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Set Priorities to Limit Travel Spending

The world seems like a small place for young adults, thanks to college internships abroad, the Web, and some boomer parents who took their children to Paris as effortlessly as 1950s parents hit the road in a Chevrolet.

While surveys have predicted that Americans plan to spend more on their 2012 vacations than they did last summer, that may not apply to young globetrotters on a budget.

In this 2010 video, Matt Gross, a free-lance travel writer for The New York Times, provides great advice that never gets stale for young adults with far-flung travel horizons.  Gross’s tips amount to more than money savers – he puts forth a travel-spending philosophy:

1.   Set Priorities. “[M]aybe I don’t need to spend that much on the hotel, I don’t need to spend that much on getting there, I don’t need to eat anywhere besides maybe street food …  focusing what your priorities are, is really the way to save money and to avoid blowing it on things that you don’t actually care about,” Gross said.

2.   Food Matters. “[I]n Galicia, in northwestern Spain, they make this octopus … which is really simple, it’s just long, boiled octopus. They boil it perfectly, they slice it up, they drench it in good olive oil, crunchy salt, and pimenton, this sort of smoked chili powder, not spicy, but very smoky, sweet flavor. And I had it with some dark bread in this little bar, and it was just so totally amazing and perfectly cooked that I couldn’t eat octopus again for months and months after that because nothing could possibly be as good as this one thing at this little bar in this little town near the coast.”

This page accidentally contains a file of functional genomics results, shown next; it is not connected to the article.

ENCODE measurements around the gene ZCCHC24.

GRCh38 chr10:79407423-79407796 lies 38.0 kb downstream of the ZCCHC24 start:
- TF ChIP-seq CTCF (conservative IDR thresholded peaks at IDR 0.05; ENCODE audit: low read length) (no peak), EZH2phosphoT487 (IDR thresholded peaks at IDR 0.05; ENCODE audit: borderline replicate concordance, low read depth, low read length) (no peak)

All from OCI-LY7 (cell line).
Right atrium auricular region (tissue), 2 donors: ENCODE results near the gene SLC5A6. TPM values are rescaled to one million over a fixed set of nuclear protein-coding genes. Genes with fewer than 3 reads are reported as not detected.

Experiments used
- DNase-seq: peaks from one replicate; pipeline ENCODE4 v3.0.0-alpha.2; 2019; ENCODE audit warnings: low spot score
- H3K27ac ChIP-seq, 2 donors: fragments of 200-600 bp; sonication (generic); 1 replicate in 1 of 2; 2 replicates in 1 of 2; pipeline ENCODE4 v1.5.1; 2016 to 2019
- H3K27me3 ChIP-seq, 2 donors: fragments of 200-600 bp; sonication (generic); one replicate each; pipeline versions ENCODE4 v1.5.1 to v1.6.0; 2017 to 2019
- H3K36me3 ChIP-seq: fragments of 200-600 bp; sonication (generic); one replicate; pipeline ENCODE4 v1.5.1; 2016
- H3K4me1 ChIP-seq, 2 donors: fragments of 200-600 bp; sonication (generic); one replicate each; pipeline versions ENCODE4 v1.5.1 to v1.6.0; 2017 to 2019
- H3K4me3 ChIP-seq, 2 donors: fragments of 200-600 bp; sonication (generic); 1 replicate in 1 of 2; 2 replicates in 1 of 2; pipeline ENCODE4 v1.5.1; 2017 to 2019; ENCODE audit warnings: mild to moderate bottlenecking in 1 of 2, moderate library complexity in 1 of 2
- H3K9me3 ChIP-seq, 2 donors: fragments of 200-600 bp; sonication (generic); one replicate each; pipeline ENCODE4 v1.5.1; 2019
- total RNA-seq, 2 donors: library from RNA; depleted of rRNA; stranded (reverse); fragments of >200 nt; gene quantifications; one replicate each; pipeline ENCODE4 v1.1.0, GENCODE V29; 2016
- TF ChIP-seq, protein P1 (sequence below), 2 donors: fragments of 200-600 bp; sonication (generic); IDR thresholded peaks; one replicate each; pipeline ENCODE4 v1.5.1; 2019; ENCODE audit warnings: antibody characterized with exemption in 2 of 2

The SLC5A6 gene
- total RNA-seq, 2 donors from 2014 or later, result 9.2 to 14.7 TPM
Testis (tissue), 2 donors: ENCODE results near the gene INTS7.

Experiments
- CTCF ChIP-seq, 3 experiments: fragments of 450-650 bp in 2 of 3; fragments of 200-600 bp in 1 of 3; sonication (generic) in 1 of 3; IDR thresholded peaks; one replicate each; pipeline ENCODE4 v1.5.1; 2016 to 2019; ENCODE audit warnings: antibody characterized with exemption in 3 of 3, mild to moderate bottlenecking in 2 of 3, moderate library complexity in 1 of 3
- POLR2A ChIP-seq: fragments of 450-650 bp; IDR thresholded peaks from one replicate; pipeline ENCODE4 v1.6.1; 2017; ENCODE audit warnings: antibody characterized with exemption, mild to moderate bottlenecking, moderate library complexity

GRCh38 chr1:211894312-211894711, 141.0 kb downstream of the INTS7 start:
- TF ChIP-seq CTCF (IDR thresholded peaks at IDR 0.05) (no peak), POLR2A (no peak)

3.   Experience Matters More. “[I]f it’s a street stall with a great bowl of noodles, or if it’s a really great restaurant with two Michelin stars up in the mountains that’s totally inaccessible otherwise, those are the things that are important to me, and the price for them is something that I’m willing to pay wherever I go because I want that experience.”

3 Responses to Set Priorities to Limit Travel Spending

  1. I often recommend paying for things like hotels or intermediate flights or trains in advance, which helps you focus on your ‘fixed’ costs and then lets you know that the money you’re carrying is solely for variable expenses. Don’t skip those extras, because they’re the things that you’ll remember and why you spent all of that money to get overseas to begin with.

  2. I think it is important that [you] find out what your holiday has to look like. Then you can save the money for the things you want to do. But pay the flight and the hotel in advance so you only have to focus on the money you want to spend when you are settled…

  3. martijn says:

    Holidays are to enjoy. The most important thing is that you do the things you like doing. Money is always a difficult point. Be inventive, try to sleep a cheap as possible, order your ticket with a cheap airline, or on the Internet.
    Make sure you have enough money for the fun part of your holiday.